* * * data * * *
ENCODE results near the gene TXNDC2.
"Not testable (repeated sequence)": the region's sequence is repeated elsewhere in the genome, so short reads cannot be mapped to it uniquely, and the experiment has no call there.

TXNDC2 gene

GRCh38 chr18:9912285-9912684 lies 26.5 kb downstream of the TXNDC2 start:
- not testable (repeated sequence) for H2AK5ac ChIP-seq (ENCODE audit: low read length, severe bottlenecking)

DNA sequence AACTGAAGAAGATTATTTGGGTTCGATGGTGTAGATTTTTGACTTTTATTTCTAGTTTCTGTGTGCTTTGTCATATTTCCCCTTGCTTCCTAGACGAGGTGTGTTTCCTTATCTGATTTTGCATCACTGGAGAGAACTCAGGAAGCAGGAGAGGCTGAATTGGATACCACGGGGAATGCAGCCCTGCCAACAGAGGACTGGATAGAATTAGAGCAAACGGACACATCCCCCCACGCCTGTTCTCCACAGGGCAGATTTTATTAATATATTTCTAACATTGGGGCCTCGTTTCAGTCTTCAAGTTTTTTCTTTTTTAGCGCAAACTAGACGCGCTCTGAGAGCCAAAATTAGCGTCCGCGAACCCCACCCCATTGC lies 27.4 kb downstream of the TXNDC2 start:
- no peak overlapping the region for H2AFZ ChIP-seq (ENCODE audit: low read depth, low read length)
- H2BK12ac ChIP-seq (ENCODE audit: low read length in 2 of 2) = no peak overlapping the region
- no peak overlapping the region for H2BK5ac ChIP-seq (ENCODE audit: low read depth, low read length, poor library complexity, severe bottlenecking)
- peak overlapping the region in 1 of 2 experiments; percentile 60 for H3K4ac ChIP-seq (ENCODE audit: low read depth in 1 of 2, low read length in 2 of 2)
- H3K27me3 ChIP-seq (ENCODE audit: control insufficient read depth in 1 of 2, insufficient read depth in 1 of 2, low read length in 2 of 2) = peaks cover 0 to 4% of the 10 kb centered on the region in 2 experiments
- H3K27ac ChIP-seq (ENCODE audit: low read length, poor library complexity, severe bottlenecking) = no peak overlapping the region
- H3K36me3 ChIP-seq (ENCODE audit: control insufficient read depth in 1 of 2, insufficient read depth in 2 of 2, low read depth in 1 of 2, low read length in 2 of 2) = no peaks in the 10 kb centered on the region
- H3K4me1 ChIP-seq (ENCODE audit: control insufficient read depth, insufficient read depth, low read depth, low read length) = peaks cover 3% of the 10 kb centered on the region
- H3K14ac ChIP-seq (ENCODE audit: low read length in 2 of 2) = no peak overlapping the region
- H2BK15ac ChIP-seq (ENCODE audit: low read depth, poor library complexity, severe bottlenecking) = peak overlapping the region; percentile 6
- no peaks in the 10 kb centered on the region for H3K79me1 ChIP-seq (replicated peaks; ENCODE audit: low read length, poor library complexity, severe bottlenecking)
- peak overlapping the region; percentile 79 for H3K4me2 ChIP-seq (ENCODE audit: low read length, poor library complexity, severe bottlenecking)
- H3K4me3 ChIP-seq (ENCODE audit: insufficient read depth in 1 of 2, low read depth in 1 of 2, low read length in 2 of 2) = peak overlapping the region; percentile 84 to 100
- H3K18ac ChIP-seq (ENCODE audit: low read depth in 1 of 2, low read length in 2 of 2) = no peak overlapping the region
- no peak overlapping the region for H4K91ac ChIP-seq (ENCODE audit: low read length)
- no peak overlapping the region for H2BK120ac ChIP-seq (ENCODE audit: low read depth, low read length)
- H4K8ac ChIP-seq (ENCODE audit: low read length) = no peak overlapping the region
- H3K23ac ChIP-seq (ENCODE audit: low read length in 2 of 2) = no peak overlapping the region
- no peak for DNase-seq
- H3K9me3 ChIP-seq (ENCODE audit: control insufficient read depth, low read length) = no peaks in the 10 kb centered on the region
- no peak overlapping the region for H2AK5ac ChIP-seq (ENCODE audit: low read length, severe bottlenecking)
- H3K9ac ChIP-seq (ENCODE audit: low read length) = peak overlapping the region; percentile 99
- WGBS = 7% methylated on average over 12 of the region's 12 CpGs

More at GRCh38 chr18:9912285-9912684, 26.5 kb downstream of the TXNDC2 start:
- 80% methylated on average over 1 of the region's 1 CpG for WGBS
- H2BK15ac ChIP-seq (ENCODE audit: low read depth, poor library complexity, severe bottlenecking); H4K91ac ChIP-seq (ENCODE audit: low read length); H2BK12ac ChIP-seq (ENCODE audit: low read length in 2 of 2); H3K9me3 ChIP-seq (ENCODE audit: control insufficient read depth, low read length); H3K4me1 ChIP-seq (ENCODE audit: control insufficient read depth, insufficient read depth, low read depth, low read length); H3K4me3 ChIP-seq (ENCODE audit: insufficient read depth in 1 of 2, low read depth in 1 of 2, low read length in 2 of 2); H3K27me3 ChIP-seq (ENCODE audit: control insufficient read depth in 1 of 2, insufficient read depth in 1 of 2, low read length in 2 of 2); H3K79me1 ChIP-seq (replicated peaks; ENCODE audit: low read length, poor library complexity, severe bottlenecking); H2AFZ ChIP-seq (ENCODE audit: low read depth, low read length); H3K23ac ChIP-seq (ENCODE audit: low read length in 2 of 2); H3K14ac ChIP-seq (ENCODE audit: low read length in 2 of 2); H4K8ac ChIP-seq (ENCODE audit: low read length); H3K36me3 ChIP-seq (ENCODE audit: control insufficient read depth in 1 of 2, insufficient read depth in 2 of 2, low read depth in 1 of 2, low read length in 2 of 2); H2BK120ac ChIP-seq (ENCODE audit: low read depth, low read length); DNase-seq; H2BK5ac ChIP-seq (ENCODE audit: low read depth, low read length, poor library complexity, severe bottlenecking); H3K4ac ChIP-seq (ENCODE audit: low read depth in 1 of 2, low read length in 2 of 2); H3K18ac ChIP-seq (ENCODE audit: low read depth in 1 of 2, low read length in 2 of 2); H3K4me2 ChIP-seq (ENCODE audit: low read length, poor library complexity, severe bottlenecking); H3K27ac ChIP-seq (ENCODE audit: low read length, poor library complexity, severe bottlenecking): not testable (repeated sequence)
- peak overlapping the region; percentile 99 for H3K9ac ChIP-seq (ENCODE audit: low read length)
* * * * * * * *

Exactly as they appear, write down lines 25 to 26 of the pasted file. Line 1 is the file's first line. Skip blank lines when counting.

- no peak for DNase-seq
- H3K9me3 ChIP-seq (ENCODE audit: control insufficient read depth, low read length) = no peaks in the 10 kb centered on the region